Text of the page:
Objective: To determine the prevalence of cognitive deficits and traditional diabetic complications and the association between metabolic factors and these outcomes.
Research design and methods: We performed a cross-sectional study in severely obese individuals before bariatric surgery. Lean control subjects were recruited from a research website. Cognitive deficits were defined by the National Institutes of Health (NIH) Toolbox (<5th percentile for lean control subjects). Cardiovascular autonomic neuropathy (CAN) was defined by an expiration-to-inspiration (E-to-I) ratio of <5th percentile for lean control subjects. Retinopathy was based on retinal photographs and nephropathy on the estimated glomerular filtration rate (<60 mg/dL) and/or the albumin-to-creatinine ratio (ACR) (≥30 mg/g). NIH Toolbox, E-to-I ratio, mean deviation on frequency doubling technology testing, and ACR were used as sensitive measures of these outcomes. We used multivariable linear regression to explore associations between metabolic factors and these outcomes.
Results: We recruited 138 severely obese individuals and 46 lean control subjects. The prevalence of cognitive deficits, CAN, retinopathy, and nephropathy were 6.5%, 4.4%, 0%, and 6.5% in lean control subjects; 22.2%, 18.2%, 0%, and 6.1% in obese participants with normoglycemia; 17.7%, 21.4%, 1.9%, and 17.9% in obese participants with prediabetes; and 25.6%, 31.9%, 6.1%, and 16.3% in obese participants with diabetes. Waist circumference was significantly associated with cognitive function (-1.48; 95% CI -2.38, -0.57) and E-to-I ratio (-0.007; 95% CI -0.012, -0.002). Prediabetes was significantly associated with retinal function (-1.78; 95% CI -3.56, -0.002).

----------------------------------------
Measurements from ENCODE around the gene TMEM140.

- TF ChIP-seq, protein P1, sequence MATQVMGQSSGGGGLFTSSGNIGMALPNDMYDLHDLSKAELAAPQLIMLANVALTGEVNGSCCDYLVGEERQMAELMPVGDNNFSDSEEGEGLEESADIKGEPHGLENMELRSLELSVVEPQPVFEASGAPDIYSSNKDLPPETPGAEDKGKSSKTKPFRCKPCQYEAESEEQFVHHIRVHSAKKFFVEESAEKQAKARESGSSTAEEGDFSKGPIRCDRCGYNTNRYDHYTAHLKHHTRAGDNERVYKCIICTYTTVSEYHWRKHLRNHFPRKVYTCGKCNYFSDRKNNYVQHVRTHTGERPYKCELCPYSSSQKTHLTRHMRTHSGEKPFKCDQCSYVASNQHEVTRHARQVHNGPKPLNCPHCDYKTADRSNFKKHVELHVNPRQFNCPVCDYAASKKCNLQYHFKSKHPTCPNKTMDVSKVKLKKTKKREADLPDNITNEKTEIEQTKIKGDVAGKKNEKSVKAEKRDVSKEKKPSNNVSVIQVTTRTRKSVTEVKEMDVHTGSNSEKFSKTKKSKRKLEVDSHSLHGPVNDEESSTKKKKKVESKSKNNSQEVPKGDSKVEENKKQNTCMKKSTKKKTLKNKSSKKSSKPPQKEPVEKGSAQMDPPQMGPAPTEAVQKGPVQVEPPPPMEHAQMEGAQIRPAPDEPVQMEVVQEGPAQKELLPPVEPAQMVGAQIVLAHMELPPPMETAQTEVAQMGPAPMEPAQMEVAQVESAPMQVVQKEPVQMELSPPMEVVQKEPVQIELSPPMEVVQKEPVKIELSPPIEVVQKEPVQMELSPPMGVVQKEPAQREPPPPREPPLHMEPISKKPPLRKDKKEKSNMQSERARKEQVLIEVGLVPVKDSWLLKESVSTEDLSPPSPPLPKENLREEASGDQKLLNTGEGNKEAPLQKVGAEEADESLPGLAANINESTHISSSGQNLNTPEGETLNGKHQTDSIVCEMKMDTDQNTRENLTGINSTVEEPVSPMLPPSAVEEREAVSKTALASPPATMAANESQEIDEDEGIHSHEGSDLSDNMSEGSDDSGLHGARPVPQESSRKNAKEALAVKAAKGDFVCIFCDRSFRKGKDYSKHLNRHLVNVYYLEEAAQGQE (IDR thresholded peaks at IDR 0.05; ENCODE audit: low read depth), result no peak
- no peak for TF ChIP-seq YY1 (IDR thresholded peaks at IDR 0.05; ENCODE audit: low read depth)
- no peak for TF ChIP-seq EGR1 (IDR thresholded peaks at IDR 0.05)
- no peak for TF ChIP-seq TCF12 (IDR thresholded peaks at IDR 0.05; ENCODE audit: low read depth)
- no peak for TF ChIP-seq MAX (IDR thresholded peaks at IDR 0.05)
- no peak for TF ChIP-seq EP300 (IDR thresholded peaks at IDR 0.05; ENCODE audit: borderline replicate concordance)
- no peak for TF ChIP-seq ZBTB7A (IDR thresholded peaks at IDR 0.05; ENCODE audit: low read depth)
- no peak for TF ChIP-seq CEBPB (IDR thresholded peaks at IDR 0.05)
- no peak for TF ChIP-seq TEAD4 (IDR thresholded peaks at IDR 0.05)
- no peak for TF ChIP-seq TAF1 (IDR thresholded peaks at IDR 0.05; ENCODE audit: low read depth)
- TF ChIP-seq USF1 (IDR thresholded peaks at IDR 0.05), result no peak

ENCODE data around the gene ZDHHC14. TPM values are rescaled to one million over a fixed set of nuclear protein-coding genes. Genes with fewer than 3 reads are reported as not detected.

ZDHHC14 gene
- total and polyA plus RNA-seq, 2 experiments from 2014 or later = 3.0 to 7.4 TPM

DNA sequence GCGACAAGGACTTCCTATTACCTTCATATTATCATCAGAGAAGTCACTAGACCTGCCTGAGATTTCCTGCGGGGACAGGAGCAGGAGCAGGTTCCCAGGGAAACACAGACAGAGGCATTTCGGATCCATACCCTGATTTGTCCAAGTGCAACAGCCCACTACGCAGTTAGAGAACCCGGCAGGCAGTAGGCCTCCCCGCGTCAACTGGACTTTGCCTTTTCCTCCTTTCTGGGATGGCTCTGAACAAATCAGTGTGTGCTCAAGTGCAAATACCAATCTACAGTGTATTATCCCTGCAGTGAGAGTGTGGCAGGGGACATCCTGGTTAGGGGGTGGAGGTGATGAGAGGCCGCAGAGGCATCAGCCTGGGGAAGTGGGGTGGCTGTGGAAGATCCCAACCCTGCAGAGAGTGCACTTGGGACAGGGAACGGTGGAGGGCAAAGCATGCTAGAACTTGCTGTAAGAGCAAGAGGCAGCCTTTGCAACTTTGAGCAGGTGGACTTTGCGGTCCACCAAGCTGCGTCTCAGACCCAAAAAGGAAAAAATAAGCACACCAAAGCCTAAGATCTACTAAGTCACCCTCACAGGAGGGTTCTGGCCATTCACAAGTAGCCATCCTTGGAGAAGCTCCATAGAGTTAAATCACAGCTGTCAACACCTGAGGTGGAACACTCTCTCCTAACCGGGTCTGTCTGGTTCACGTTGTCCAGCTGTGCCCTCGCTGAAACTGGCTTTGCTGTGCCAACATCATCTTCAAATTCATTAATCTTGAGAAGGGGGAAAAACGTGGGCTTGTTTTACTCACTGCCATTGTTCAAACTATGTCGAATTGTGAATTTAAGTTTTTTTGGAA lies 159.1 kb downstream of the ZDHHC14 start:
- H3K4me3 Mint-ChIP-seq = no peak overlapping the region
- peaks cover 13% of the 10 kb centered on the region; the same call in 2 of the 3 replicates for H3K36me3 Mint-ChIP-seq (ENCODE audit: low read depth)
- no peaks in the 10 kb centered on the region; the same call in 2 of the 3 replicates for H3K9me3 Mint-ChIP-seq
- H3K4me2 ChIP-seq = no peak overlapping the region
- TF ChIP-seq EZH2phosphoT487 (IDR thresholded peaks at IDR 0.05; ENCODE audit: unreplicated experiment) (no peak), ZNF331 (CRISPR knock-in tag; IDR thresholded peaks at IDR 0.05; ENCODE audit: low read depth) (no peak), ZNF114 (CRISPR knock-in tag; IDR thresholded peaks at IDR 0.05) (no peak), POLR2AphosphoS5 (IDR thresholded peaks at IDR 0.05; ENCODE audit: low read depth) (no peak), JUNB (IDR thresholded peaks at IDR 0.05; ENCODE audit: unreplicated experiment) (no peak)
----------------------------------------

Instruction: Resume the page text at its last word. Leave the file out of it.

Conclusions: Obesity alone is likely sufficient to cause cognitive deficits but not retinopathy or nephropathy. Central obesity is the key metabolic risk factor.
© 2020 by the American Diabetes Association.